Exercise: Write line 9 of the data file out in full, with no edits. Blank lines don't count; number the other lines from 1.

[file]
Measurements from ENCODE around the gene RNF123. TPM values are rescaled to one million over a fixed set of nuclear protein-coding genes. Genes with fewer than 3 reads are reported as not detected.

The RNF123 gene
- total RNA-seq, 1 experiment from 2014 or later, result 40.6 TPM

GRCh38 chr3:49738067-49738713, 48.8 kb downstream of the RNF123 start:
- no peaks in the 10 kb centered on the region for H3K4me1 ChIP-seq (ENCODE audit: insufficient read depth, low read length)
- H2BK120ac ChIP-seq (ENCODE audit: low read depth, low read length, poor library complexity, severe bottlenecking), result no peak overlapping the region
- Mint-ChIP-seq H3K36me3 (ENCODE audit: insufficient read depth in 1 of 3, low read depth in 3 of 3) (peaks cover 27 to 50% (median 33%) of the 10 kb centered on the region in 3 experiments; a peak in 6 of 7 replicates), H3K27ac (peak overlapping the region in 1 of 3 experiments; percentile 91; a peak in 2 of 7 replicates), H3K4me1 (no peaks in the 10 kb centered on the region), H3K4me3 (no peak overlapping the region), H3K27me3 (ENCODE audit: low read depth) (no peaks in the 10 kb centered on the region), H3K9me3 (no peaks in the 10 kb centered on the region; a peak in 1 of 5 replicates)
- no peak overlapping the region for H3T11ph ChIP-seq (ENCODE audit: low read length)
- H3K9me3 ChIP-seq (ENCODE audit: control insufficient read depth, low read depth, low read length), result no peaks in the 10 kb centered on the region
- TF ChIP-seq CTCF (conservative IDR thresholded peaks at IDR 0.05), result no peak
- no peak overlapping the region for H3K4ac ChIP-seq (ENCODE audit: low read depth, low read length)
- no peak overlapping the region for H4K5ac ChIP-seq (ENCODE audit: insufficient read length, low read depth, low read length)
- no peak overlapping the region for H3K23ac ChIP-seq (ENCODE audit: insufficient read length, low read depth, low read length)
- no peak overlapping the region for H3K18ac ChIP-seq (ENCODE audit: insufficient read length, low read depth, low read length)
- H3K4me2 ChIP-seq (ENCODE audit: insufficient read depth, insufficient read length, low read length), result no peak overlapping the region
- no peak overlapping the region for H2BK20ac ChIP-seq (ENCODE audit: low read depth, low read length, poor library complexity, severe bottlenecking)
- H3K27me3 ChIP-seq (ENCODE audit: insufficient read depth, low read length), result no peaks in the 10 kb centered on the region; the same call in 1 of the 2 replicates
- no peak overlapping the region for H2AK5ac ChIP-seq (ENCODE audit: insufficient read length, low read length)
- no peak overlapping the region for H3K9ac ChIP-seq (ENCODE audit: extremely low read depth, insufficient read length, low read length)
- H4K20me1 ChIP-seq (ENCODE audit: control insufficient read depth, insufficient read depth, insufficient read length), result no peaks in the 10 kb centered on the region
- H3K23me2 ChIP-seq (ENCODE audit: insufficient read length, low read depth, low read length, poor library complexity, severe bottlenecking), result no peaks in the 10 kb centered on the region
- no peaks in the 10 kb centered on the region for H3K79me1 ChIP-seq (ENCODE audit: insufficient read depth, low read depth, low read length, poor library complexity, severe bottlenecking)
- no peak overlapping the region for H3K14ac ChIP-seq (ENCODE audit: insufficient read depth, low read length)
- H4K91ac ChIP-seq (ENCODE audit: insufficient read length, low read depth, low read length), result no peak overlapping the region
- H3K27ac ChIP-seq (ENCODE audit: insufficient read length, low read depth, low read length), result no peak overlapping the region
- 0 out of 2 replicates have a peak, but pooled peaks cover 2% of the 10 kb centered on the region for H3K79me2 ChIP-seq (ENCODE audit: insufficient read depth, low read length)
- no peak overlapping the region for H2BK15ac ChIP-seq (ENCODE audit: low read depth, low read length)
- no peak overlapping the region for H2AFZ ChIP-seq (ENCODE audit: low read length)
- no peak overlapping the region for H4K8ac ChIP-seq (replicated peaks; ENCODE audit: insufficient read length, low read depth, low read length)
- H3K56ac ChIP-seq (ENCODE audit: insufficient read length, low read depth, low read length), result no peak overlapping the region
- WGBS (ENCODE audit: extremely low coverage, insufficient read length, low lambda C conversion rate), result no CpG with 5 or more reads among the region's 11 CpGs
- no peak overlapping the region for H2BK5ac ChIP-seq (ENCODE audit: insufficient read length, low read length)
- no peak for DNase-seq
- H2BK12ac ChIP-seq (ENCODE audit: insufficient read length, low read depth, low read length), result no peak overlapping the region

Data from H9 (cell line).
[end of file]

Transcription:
- H3K9me3 ChIP-seq (ENCODE audit: control insufficient read depth, low read depth, low read length), result no peaks in the 10 kb centered on the region